Swift: English People and Basic Mercantilist Idea Essays

Submitted By kateuri
Words: 683
Pages: 3

"politicians who dislike [his] overture" that the poor people of Ireland, if given the option, would rather give up their life than experience the "perpetual scene of misfortunes as they have since gone through. Swift's use of satire here serves to expose the English rulers to the reality of the conditions to which they are subjecting the citizens of Ireland. Nonetheless, despite Swift's noticeable contempt for the English, he at no moment ceases to also partially blame the Irish for the circumstances being confronted.

he is attacking the Irish Catholics for their lack of effort to take back their country from them.

Throughout the proposal, Swift, when describing the Irish newborns he recommends be consumed, uses terminology as if he were applying the description to farm animals. Words and phrases such as "stock," "pigs," "cattle," "flesh," "carcass," "fatten them up," and "tough and lean flesh" all allude to Swift's analogy between people and livestock. This is not only implies that the Irish stand around idly and submit to the authority of some higher power, but also that the English treat the Irish as worthless workers. In turn, this implies that the Irish are only valuable through their function as laborers to make the English money, similar to livestock whose only purpose is the financial well-being of their owners.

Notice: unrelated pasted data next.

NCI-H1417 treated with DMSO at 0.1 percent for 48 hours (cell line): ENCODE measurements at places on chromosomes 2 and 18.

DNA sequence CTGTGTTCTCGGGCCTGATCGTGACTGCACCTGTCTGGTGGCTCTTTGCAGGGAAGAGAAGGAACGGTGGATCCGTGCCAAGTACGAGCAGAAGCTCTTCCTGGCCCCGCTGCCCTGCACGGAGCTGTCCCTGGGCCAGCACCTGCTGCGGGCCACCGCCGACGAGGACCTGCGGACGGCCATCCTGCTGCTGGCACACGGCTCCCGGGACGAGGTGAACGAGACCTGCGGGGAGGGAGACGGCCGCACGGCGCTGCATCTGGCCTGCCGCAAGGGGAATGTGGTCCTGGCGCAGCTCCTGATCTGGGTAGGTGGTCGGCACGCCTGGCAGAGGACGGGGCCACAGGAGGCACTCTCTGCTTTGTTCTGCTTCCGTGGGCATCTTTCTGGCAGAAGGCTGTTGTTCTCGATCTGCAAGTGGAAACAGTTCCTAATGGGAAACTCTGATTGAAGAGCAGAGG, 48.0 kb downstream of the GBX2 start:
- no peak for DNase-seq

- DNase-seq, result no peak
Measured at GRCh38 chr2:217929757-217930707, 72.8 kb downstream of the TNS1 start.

By the end of the essay, notice how the narrator subs out the word "children" for "mortals"—as in, ask the parents of these mortals how they feel about their kids being eaten (34). No one says "Aw, cute. Look at that mortal." It's a word that strips away any sympathetic portrayal and leaves you with the sense that humans are becoming the animals.

One of Swift's techniques is to let abstract ideas resonate in multiple ways. The word "profit," for example, refers at various points to economics, morality, and personal indulgence. When Swift looks at who stands to profit from the sale of infant flesh, he includes not only the family that earns the eight shillings, but also the landowner who will earn a certain social status by serving such a delicacy, and the nation that will obtain relief from some of its most pressing problems. In this way, Swift keeps reminding his reader of the different value systems that bear on Ireland's social and political problems.

Swift's contempt for the irresponsibility, greed, and moral indifference of the wealthy is matched only by his disgust at the utter failure of Ireland's political leaders. Swift begins moving away from the faux-economics of child-breeding in order to hone in on the realities of Ireland's economic crisis. Many of the arguments the proposer advances here have to do with the very real problem of building a viable